The Union will not survive the end of the NI Protocol

I’m sure everyone must be feeling as exhausted and frustrated as I am to see that once again we’re back to groundhog day once again with the European Union and the UK launching into another period of tense negotiations. I don’t want to spend a lot of time going over what is currently going on when there is plenty of fine – and infinitely more qualified – commentary available elsewhere, except to say that it sounds like the UK is …

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“Five to 10 years down the road, we’re looking at Irish unification because the economic forces at work just aren’t going to be reconcilable with the political situation.”

ireland, connemara, nature

Some Unionists may have choked on their Rice Crispies this morning reading Margaret Canning’s story in the Belfast Telegraph – Reunification of Ireland is close, says top economist Posen. From the article: The reunification of Ireland will take place “within five to 10 years” because the conflict between politics and the economy under the NI Protocol is not sustainable, an economist has said. Dr Adam S Posen, president of the Peterson Institute for International Economics, said he believed there was …

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United Ireland remains a popular aspiration in the Republic, but one for which a majority don’t want to pay…

Interesting poll came out at the weekend which gives a different picture of the sentiment in favour of a United Ireland in both the north and the south. Now it is my view that polls only tell us what we think we already know, and I believe we need something far more adventurous than numbers. However, this one by Kantar is a useful for a better understanding of where we might actually be in relation to constitutional change on the …

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Northern Ireland at 100: Unionism failing; Nationalism stuck; Moderates thriving…

One hundred years after Partition, Northern Ireland is still in existence. It would surely come as a big surprise to many who thronged the streets of Belfast on June 22nd 1921 – the date King George V opened the first NI Parliament in City Hall – that unionism is now a minority in Stormont. It would also surely come as a big surprise to many nationalists in 1972 that the state set up to guarantee unionist rule in north-east Ireland …

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Ten Ways Irish Unity Could Benefit the Republic of Ireland…

The topic of Irish unity has been propelled into the mainstream of political debate to an extent that would have been inconceivable even five years ago. And it’s not just the usual Republican voices engaged either. Most of Nationalism’s moderate mainstream, plus some elements within Unionism, are also pondering the question of what form Northern Ireland’s future could or should take in a world where Brexit has happened and demography is shifting. It still remains very early days in that …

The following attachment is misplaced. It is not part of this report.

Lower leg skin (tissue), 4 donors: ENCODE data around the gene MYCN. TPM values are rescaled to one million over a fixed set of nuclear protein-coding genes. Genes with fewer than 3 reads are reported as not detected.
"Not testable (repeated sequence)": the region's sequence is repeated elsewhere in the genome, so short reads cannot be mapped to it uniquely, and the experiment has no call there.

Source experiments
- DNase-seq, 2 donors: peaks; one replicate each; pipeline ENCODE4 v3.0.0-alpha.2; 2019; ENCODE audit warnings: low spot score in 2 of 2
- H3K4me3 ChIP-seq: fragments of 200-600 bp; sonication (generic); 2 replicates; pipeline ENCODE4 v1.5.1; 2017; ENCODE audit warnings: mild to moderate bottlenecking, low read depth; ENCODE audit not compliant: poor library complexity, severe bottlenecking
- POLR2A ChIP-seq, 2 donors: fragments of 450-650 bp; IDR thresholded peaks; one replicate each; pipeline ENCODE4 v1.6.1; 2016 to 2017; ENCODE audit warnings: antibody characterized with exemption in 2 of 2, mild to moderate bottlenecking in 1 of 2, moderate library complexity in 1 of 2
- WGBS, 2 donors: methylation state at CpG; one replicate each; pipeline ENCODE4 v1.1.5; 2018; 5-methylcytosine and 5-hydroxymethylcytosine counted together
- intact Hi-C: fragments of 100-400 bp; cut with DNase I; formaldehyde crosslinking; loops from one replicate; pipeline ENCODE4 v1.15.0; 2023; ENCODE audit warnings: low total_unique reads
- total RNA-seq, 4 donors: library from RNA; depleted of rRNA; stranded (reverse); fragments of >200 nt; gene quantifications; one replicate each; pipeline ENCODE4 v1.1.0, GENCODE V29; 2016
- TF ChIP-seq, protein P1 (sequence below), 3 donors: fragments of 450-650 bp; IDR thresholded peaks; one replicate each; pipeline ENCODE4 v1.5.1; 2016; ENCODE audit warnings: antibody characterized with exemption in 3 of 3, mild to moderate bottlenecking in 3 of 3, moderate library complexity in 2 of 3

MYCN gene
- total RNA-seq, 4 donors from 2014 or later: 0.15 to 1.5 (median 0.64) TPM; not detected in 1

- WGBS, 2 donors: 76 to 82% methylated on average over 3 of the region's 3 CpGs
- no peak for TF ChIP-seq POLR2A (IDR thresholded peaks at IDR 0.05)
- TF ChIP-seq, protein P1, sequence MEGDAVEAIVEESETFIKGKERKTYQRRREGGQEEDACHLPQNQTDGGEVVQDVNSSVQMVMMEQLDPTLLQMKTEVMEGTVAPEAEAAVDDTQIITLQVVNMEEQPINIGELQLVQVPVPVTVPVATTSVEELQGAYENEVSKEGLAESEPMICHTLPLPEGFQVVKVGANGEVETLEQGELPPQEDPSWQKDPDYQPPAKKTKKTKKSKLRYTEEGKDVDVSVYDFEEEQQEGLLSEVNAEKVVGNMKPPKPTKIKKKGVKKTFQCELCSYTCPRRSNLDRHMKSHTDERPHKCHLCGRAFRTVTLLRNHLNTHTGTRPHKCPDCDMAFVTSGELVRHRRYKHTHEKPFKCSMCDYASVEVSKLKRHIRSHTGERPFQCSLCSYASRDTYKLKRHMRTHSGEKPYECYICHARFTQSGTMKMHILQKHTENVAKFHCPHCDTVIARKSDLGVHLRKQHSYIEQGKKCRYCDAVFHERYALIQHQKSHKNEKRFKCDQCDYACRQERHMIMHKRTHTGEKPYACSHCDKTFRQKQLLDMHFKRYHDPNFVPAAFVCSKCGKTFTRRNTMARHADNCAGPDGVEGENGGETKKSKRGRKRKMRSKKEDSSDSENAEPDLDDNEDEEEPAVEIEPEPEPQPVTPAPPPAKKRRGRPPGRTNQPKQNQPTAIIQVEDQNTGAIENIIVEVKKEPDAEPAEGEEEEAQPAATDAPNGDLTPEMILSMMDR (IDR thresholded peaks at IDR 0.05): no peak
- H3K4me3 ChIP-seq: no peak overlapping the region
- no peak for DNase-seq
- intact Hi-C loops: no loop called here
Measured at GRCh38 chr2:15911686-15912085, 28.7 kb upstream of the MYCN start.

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Unionism needs to step out from the shadows on the Unity referendum question…

It’s difficult to avoid the reality that discussions about a referendum on the constitutional position of Northern Ireland are gaining momentum. For better or for worse it has become part of our daily lexicon in which every problem within Northern Ireland that arises is a result of partition which can easily be rectified if only the island was united. It also means that every mistake Unionism makes (and there are innumerable) make the demands for a referendum louder. The conversations …

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Whether as part of the UK or a United Ireland, we all need Northern Ireland to work…

There is a standard view amongst many republicans that Northern Ireland is a failed state. With every new scandal or government failure, they take a perverse delight in pointing out the flaws as if to say ‘see we told you it does not work!’. They believe that the more Northern Ireland is unworkable and ungovernable, the closer we get to a United Ireland. The problem with this strategy is that it’s a bit like the cartoon where the Wile E …

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Real world pressures are complicating neat arguments over unification

I begin with  more inexplicable partitionism from Dublin, as discussed by Newton who has a hawkeye for this subject “Genuine mystery surrounds the Irish Government’s lengthy refusal to share Covid passenger data with Northern Ireland. The Government will not explain it and nobody else can see what the issue might be. There is increasing urgency for a solution as Britain, Ireland and Northern Ireland introduce negative Covid test requirements for travellers, with varying sets of self-isolation periods that cannot be …

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George Osborne: Northern Ireland is already heading for the exit door…

Former Chancellor, and now editor of The Evening Standard, George Osborne, has been writing about the potential break up of the Union. Not any more. By unleashing English nationalism, Brexit has made the future of the UK the central political issue of the coming decade. Northern Ireland is already heading for the exit door. By remaining in the EU single market, it is for all economic intents and purposes now slowly becoming part of a united Ireland. Its prosperity now …

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Unionism Fighting a Border Poll…

There are two fixed rules within Unionism – (1) you do not talk about a ‘Border Referendum’ and (2) you do not talk about a ‘Border Referendum’. However, today I will break that cardinal rule and discuss how Unionism approaches such a referendum and what we can learn from the two recent big referendums, namely ‘Scottish Independence’ and ‘Brexit’. It’s difficult to hide that calls for a ‘Border Referendum’ have been growing in recent years. We may not be quite …